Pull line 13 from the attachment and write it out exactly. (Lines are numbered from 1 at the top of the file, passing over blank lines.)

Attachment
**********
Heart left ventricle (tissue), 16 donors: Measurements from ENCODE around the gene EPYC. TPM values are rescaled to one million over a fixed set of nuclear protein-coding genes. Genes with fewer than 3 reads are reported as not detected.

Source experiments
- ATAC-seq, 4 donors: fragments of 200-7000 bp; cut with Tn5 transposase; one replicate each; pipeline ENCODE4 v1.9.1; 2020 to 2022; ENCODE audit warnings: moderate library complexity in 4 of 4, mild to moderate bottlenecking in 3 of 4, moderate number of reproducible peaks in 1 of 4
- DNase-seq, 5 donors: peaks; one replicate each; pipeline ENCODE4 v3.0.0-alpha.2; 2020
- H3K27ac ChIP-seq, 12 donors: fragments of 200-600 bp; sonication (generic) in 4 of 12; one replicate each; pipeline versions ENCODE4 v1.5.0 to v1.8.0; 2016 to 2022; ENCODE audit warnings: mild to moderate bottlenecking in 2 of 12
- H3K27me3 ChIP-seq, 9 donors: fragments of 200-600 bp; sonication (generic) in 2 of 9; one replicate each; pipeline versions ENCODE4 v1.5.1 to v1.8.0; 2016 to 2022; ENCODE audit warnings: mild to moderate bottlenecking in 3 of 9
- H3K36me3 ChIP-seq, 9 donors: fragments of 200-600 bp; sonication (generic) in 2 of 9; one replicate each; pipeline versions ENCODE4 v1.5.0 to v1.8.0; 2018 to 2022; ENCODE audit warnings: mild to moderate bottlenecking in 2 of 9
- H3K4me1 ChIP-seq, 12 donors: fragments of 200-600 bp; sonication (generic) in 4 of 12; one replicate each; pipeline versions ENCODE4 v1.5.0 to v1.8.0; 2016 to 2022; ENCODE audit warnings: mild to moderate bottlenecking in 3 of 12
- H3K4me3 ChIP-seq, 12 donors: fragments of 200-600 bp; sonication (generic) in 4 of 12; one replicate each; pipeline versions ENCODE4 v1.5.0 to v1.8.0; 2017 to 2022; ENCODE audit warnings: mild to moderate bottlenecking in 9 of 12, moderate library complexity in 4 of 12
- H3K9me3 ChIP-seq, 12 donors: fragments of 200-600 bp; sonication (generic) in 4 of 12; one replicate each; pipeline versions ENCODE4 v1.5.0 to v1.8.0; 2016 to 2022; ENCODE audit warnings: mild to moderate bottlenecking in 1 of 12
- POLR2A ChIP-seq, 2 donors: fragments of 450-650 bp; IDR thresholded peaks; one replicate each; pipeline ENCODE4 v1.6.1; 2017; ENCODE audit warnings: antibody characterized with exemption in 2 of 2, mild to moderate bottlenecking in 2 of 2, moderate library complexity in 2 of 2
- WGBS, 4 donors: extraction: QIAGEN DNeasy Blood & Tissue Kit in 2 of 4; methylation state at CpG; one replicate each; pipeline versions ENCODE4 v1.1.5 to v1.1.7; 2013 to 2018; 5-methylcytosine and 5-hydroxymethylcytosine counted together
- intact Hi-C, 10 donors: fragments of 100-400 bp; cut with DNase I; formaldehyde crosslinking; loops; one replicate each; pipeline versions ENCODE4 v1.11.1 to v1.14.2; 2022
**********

- intact Hi-C, 10 donors: fragments of 100-400 bp; cut with DNase I; formaldehyde crosslinking; loops; one replicate each; pipeline versions ENCODE4 v1.11.1 to v1.14.2; 2022